Session hijacking is a cyberattack that has been around for a while. Hackers utilize the underlying internet technology to perform this attack, so it’s not likely to disappear anytime soon. And even though session hijacking is hard to spot until it’s too late, there are a few things users can do to make sure their connections and data are safe.
Sessions and cookies
Whenever you go online, the website you’re visiting and your browser initiate a session. They exchange information to identify each other, and the site sends a session cookie (among others) to maintain that authentication throughout your session.
Cookies can be intrusive, but they are convenient nonetheless. You don’t have to log in every time you visit a social network, reassemble your shopping cart, and the pages you often visit load a bit faster. Unfortunately, if you are not careful, cookies might get you in trouble.
How does session hijacking work?
At its very core, a session hijacking attack is a cookie theft. If you log into your social media account on a library computer, the website sends a session cookie so that you don’t get logged out on the next page. If someone was to steal that cookie, they could pretend to be you and cause a lot of damage.
An attacker could see all the information that’s in your account, like your name, email, phone number, address, credit card details, etc. They can purchase something and use your card to pay for it or spam your contact list with phishing links.
Types of session hijacking
There are a few different ways a session hijacking attack can be performed:
Session side-jacking. It could happen when you connect to an unsecured network, like a public Wi-Fi. An attacker can intercept or eavesdrop on a connection and see what other people on the same network are doing online. If the site you’re visiting doesn't use TLS encryption everything you do on the website will be visible to the snooper — including your session cookies. So, the attacker can continue your session even after you’ve disconnected.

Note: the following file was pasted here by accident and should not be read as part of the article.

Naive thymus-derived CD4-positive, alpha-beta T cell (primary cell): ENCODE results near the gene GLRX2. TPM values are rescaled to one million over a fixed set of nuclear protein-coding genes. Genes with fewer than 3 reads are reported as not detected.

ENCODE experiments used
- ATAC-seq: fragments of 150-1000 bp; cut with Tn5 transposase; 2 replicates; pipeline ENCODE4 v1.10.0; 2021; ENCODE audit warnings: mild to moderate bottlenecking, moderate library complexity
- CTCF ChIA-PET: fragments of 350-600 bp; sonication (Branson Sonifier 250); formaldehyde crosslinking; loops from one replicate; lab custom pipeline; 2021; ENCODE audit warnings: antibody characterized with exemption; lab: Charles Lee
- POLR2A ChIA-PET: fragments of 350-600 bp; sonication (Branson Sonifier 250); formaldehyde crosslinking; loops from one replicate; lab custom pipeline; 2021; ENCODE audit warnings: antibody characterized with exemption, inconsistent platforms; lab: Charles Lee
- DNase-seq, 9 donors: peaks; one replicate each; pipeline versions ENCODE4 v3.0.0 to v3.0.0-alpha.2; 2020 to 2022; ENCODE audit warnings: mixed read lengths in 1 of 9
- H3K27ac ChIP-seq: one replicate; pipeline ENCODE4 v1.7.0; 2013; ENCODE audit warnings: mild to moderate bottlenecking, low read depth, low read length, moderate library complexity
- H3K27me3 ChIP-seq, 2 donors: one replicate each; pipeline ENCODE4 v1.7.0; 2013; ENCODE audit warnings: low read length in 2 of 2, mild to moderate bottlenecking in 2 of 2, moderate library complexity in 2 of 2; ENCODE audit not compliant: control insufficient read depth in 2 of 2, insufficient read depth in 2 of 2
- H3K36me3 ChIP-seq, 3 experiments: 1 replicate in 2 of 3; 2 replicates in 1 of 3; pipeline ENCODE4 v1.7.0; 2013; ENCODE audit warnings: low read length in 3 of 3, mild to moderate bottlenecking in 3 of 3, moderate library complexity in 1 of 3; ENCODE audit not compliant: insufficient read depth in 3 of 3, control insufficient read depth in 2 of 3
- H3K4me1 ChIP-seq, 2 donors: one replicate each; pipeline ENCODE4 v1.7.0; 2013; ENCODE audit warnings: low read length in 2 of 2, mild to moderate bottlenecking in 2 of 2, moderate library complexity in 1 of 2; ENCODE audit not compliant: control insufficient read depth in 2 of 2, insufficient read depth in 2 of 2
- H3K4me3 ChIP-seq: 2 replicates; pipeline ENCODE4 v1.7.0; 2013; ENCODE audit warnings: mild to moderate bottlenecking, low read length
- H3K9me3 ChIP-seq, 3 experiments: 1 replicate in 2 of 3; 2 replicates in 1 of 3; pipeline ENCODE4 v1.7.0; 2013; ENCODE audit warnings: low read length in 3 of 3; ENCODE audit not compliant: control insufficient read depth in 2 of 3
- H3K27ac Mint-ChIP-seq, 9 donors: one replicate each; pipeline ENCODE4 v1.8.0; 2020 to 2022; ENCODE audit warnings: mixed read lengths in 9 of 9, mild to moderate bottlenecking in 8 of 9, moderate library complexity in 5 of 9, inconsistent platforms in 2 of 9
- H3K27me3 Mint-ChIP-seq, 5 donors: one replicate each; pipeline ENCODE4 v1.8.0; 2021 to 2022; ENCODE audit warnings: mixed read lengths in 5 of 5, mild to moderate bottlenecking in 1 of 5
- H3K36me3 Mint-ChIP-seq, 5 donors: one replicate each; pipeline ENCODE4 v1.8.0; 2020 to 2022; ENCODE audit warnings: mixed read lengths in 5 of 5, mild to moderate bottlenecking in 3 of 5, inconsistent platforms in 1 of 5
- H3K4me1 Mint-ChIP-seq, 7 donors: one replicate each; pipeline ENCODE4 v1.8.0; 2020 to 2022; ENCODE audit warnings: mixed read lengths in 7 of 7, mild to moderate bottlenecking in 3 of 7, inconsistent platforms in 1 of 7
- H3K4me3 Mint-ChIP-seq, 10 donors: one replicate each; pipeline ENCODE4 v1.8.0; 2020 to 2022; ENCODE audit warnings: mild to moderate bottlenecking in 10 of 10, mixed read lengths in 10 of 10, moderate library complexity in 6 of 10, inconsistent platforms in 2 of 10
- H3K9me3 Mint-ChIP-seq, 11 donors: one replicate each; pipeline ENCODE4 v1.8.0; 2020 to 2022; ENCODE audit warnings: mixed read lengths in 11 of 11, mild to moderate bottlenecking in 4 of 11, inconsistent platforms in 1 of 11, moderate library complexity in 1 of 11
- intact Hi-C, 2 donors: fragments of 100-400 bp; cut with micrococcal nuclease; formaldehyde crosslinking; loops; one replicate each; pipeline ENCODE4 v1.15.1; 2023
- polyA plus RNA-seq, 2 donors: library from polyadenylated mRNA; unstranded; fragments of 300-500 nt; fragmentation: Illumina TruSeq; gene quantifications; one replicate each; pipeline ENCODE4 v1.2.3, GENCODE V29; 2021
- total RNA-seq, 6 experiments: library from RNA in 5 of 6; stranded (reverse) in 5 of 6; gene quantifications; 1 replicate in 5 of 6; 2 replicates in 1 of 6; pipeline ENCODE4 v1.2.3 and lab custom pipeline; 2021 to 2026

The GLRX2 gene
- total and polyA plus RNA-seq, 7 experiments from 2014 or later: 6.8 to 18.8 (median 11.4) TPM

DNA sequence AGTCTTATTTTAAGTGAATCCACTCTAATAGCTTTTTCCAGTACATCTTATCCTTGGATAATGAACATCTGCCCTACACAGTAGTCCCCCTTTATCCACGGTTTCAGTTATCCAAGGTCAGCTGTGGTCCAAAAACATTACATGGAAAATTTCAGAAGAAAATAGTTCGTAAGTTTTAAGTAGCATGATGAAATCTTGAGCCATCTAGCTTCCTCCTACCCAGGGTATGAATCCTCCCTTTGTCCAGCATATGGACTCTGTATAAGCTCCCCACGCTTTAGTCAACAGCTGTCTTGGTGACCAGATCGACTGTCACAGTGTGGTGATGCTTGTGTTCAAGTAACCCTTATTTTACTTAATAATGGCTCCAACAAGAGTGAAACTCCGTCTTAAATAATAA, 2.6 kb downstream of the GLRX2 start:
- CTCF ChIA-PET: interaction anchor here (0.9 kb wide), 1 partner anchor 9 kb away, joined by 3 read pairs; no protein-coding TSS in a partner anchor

IP spoofing. It’s a man-in-the-middle attack, similar to session side-jacking. The attacker uses this technique to pretend to be you from the get-go. When you try to connect to a website, you need to perform a TCP handshake. If you’re connecting through an unsecured Wi-Fi, the hacker will get in the middle of this three-way handshake just before the third step. They will use (spoof) your IP address to trick the server into thinking that it’s you and perform the third part of the TCP handshake. From this point forward, they can receive all the cookies and communicate with the website in your name.
Brute-force attack. It works the same way all brute-force attacks do. The cybercriminal will try all possible session tokens and hope that they will guess the right one and will be able to take control of your account.
Session fixation. It could happen when you connect to an unsecured network, like a public Wi-Fi. An attacker can intercept or eavesdrop on a connection and see what other people on the same network are doing online. If the site you’re visiting doesn't use TLS encryption everything you do on the website will be visible to the snooper — including your session cookies. So, the attacker can continue your session even after you’ve disconnected.
How to prevent session hijacking?
- Never connect to an unsecured Wi-Fi. Use your mobile data while you lounge at a coffee shop — it’s much safer. If you do connect to a public hotspot, don’t enter any personal information, like login credentials or credit card details.
- Do you travel a lot, and airport/hotel Wi-Fi is an inseparable part of your work? Then use a VPN to encrypt your internet connection.
- Check every app and piece of software before you download it. Make sure the developer is trustworthy and that it’s not a scam. Some apps are designed to look like the real thing, but once you install them, malware spreads in your device.
- Get an antimalware tool to protect your devices. It will not only stop any session hijacking attempts but will ensure the safety of your data and online accounts as well.
- Pay attention online. Phishing and scareware depend on our emotions to cloud our judgment. If you get an email telling you that someone tried to log into your account and you should act now, don’t just click on the link. Check the sender — does it look like a legitimate email address? Are there any typos in the text? Do the fonts seem off? If anything seems off, it might be a phishing email. You should open a new tab and go to the allegedly hacked account yourself to see if something really happened.